Overlooked Local Albums From 2014 

10 albums you most likely don’t own, but should

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Well, 2014 is over, and like many music writers, I’ve created a list of my favorite albums released in the past year. My list focuses strictly on local music, which is a more daunting task than it seems to those who aren’t in the know. In 2014, nearly 350 local full-lengths and EPs were released, and that’s not counting the long list of singles that came out as well. Picking a Top 10 from that massive list is a challenge, especially when it covers so many diverse genres. And no matter what you put at No. 1, you’re going to see a slew of comments and e-mails telling you how stupid your choice was and why [insert band here] should be in that spot.

So, rather than say who I think is the best, this is a list of 10 local albums you should have checked out. More than likely, these bands aren’t in your Top 10 or even your Top 50, but they deserve your attention.

Night Sweats, Burgundy
Night Sweats were an exceptional Salt Lake City post-punk band, made up of experienced musicians David Payne, Stephen Chai, Mike Torretta, Scott Selfridge and Dick Diamond. The group had a phenomenal live presence and looked like they were on their way to doing great things before disbanding in late 2013. In the wake of their breakup, Payne released the band’s only full-length album, Burgundy, on his Rest 30 label. The moody album has elements of jazzy rock, new-wave and soul wrapped into a smooth post-punk atmosphere. Maybe Night Sweats will reunite one day, but for now, Burgundy is a great example of what could have been. Rest30Records.bandcamp.com/album/burgundy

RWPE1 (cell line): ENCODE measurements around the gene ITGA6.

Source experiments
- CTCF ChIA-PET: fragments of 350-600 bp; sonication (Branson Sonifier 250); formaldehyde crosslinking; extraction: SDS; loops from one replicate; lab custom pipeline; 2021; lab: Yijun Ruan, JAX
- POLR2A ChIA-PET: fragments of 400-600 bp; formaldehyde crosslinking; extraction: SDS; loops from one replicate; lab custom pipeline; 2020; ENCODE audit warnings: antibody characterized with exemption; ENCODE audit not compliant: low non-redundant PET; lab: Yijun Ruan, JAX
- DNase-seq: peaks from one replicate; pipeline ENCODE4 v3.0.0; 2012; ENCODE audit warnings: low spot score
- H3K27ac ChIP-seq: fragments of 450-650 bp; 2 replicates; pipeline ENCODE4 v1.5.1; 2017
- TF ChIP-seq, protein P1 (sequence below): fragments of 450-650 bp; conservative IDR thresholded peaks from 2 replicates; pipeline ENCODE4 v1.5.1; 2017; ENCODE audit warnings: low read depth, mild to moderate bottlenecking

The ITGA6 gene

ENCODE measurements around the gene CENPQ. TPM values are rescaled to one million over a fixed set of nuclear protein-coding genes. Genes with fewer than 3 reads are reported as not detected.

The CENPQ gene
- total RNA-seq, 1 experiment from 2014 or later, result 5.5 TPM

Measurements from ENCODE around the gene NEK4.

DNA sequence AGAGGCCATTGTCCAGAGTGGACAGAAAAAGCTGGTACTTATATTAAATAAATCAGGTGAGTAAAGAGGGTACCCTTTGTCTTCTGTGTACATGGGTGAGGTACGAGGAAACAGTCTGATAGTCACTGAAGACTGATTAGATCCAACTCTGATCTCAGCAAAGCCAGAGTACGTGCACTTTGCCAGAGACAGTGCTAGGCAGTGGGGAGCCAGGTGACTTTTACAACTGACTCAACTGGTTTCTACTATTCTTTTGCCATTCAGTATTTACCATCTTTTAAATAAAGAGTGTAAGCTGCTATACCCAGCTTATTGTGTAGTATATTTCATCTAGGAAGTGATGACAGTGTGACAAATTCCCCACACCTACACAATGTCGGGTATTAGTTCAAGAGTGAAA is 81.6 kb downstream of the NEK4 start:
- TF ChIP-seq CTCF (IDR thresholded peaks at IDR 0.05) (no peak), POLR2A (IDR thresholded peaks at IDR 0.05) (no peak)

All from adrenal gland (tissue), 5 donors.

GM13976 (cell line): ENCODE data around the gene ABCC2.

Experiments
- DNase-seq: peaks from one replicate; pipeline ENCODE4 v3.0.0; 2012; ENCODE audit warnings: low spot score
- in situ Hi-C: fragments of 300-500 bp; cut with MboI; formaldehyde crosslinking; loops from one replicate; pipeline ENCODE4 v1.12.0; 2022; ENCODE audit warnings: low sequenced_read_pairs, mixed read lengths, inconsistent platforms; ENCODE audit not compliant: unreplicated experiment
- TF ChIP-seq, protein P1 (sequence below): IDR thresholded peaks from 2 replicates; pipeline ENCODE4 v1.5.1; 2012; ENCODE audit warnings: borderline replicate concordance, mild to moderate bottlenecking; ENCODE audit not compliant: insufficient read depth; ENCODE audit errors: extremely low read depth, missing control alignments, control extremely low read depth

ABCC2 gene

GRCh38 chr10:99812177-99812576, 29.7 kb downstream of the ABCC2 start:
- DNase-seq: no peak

Mkaio, The Devil Lived (EP)
Although Matthew Kammerer has primarily stayed behind the curtain when it comes to his music, 2014 was a breakout year for the electronic producer, as his musical persona Mkaio emerged as a live act and started captivating dance crowds. In May, he released his latest EP, The Devil Lived, showcasing growth in lyrical composition and bringing a dance element to genres like shoegaze and chillwave. It wouldn’t be surprising at all to hear these tracks become part of regular music rotations in many Salt Lake City clubs. Mkaio.com

Oxcross, Tree & Stone